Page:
So what can you expect from counselling sessions?  Do you expect to be instantly cured?  Do you expect to be given words of wisdom that will rock your world?  In reality is this what your are hoping for because you are simply too emotionally tired to carry your own burdens?

Well let me tell you this.  You get given nothing. Absolutely nothing!

The hardest thing in the world is standing in front of the mirror with the honestly filter turned on.  You may find, as I did that the few first few sessions were awkward.  You will spend the next few sessions talking bollocks, then just when you think that it is going no where something will come out of your mouth, something out of your sub conscious that will stop you dead in your tracks, so blindingly soaked in truth that it will spear your very soul.  Some call it an ephinany, that road to Damascus moment.  It happened to me and when it did, I cried and cried.  Even now, the thought of it causes tears to flow.

From then on it got easier but still I needed to work hard.  Its easy to give up after that moment. Like a course of anti biotic’s, you still complete the course after the symptoms have gone.  Even this week, I took a drink driver to the hospital where my mum stayed.  The reminder made me cry.  Only this time it lasted a brief moment, it didn’t consume me.

And so, to anyone that is about to start counselling.  You are amazing!  You have recognised a problem in yourself by yourself.  That is the hardest thing in the world to do.  Don’t be discouraged by your own feelings or indeed by the comments of others.  You are the bravest of the brave.

Perhaps in weeks, months or indeed years to come those detractors will also suffer the fate as yourself and perhaps they will come to you for advise.  You will feel a certain sense of satisfaction as they did not support you in your time of need but it will be quickly washed away with compassion.  Because you have been in that dark place also and the proof that you came out the other side is your willingness to help.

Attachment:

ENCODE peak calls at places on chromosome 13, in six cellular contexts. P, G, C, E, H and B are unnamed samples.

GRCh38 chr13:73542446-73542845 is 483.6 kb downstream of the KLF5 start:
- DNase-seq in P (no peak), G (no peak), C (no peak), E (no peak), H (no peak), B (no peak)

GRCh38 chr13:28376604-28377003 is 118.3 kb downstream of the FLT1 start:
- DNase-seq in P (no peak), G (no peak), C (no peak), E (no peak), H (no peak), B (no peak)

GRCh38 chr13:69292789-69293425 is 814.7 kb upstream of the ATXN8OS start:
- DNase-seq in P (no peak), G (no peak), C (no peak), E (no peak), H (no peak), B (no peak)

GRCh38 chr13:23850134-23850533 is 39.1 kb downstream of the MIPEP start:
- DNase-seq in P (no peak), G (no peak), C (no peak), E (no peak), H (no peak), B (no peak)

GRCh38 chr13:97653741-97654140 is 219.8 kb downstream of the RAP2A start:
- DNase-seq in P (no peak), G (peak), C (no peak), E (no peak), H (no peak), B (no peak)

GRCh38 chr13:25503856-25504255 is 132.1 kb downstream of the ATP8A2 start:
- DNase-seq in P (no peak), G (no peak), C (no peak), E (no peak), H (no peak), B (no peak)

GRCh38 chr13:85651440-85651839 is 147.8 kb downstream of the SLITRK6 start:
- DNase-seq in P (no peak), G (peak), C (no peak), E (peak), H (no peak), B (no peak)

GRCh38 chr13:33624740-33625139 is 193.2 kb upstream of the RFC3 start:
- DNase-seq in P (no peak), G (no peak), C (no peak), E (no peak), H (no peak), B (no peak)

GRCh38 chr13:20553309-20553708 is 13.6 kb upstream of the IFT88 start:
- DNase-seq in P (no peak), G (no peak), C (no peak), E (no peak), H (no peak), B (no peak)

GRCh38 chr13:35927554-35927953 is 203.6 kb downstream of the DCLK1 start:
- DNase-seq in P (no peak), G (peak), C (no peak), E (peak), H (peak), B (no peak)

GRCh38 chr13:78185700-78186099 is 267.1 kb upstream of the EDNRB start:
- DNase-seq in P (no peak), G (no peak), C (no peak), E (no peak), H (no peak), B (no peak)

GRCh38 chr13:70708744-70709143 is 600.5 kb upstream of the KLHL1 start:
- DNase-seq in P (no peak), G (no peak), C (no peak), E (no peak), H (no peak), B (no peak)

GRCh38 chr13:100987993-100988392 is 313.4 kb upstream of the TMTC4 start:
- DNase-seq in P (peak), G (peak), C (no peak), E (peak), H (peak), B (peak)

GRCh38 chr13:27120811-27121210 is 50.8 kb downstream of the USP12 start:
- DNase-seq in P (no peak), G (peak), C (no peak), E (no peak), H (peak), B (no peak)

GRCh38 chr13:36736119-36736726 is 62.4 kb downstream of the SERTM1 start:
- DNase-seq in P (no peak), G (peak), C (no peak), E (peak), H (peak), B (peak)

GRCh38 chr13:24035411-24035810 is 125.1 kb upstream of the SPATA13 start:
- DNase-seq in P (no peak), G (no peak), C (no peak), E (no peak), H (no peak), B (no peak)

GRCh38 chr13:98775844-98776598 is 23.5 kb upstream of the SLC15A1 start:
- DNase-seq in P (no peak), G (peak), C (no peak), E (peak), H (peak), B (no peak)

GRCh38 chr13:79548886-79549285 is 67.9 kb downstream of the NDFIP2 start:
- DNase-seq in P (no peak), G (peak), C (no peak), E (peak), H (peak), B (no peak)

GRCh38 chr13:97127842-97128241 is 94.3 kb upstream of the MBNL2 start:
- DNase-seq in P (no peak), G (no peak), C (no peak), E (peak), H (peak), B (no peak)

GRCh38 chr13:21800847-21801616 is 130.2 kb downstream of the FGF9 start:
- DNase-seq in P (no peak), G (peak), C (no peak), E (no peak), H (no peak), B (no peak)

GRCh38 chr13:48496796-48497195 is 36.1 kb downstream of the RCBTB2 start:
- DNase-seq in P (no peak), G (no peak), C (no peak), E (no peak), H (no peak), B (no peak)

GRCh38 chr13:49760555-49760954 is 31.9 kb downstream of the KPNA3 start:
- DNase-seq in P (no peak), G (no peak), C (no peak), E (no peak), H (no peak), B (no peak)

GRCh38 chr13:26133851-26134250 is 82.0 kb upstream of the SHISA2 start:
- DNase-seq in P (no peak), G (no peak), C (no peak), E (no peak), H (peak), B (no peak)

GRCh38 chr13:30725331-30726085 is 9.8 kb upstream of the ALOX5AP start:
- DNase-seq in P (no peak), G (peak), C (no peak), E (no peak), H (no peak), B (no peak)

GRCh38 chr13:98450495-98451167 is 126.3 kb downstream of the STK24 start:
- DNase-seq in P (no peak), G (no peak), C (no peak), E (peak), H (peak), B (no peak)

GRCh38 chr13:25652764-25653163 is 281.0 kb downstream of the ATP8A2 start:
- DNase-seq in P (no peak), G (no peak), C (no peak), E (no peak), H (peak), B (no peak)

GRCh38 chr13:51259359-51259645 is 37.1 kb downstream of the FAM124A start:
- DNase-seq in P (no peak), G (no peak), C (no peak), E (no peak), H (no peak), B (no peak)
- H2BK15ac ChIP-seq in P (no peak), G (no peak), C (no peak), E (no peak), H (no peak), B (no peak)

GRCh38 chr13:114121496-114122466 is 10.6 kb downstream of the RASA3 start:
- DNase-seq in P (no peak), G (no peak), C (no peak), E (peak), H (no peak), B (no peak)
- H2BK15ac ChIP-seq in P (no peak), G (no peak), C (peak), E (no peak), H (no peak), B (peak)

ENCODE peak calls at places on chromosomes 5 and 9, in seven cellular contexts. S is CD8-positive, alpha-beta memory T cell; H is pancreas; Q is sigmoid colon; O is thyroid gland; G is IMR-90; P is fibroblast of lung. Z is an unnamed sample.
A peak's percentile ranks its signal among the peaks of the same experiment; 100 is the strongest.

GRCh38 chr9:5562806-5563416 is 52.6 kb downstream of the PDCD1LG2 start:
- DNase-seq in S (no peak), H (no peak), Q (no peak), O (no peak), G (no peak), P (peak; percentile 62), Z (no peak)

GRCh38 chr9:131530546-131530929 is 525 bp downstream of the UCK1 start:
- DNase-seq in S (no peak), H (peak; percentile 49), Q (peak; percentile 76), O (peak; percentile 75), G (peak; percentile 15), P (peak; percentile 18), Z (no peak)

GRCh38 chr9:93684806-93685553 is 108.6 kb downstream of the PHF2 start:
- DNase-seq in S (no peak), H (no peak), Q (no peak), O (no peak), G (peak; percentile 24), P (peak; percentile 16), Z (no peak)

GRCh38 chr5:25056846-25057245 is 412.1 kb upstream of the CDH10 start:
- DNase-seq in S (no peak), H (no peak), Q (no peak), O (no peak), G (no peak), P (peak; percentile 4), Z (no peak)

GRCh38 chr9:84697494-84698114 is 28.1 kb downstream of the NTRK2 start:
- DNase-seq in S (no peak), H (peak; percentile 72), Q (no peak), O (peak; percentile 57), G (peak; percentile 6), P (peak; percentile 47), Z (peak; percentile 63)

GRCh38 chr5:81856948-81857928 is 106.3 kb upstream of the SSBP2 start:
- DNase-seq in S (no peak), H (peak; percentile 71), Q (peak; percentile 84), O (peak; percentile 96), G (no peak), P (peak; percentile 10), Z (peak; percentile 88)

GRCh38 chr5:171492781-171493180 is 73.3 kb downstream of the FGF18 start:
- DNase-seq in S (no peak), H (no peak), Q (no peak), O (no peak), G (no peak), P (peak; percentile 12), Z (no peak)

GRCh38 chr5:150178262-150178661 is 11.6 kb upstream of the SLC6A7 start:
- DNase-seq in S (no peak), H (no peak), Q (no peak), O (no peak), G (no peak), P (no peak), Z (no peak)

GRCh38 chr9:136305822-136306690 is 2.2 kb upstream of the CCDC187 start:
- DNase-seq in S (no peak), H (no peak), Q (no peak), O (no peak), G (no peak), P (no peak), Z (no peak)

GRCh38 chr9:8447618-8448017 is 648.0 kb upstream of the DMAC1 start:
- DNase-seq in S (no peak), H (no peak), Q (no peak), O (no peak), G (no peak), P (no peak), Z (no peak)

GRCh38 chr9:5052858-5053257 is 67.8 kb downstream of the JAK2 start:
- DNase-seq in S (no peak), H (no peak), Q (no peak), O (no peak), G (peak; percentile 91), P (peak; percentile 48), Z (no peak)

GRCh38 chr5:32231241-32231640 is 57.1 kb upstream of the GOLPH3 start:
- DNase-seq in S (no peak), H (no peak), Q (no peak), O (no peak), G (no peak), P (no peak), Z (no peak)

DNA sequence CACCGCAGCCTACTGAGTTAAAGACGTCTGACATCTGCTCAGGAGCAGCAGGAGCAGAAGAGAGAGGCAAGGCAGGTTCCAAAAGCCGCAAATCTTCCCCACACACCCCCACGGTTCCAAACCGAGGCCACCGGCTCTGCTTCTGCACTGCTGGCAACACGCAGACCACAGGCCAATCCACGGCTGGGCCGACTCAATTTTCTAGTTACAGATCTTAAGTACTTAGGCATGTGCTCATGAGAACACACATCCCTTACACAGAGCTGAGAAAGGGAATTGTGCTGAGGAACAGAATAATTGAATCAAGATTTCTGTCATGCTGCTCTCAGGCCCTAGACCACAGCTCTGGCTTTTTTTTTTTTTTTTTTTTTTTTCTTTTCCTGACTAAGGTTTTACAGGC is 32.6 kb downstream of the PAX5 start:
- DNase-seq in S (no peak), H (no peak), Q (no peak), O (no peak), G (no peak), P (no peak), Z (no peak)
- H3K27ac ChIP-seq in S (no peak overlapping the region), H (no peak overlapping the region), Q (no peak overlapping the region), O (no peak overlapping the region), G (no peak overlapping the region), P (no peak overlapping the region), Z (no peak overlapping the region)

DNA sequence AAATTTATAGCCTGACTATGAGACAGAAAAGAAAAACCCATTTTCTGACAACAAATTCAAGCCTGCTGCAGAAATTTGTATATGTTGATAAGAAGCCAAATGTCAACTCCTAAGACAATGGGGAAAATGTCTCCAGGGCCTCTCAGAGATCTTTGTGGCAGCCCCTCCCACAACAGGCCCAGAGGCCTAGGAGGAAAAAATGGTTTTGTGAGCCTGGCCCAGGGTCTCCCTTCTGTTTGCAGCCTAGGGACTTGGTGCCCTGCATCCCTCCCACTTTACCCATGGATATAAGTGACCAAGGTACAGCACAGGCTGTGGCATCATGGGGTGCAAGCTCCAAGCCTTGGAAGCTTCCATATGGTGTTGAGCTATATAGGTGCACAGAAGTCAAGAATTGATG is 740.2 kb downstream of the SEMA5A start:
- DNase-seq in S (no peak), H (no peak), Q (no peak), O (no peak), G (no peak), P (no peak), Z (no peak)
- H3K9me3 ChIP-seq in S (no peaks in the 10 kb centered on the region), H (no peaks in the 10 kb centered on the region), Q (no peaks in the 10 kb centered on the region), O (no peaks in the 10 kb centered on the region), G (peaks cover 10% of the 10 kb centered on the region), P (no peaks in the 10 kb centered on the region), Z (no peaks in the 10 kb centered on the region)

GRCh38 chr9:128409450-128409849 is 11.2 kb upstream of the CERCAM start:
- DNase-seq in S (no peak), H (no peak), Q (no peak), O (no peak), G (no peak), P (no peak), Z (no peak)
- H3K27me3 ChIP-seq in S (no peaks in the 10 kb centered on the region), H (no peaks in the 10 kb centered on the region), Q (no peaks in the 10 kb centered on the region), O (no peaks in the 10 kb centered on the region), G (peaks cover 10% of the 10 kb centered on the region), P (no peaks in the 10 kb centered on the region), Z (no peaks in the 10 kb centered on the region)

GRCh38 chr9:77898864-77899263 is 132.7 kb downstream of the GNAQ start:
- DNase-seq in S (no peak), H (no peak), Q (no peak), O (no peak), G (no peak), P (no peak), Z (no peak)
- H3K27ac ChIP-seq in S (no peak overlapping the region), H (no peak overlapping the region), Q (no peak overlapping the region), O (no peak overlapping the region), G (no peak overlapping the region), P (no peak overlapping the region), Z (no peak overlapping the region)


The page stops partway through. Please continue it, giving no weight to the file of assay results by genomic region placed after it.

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About Walk the Talk

I have been a Police Officer for 20 years. It’s fair to say I have just about seen it all. I have spent my service working major town centres on response seeing all that life can throw at a human being. But, for the last eight years I have been on the road policing unit in its various guises. It is on this unit that I have seen life transpire to deal its cruelest hand. Both as an investigating officer and a family liaison officer, I have witnessed tragedy that at times I am at a loss to understand and at worse comprehend. Wholly committed to saving lives, this is the role of the road policing officer. As I have gotten older and realising that my emotional sponge is saturated I have looked and taken a very real interest in personal wellbeing and how WE can make our life experience better what ever we do. Taking the media of blogging a stage further I now produce podcasts on that topic. Join me if you would on an evolving journey that no doubt will produce a few surprises along the way.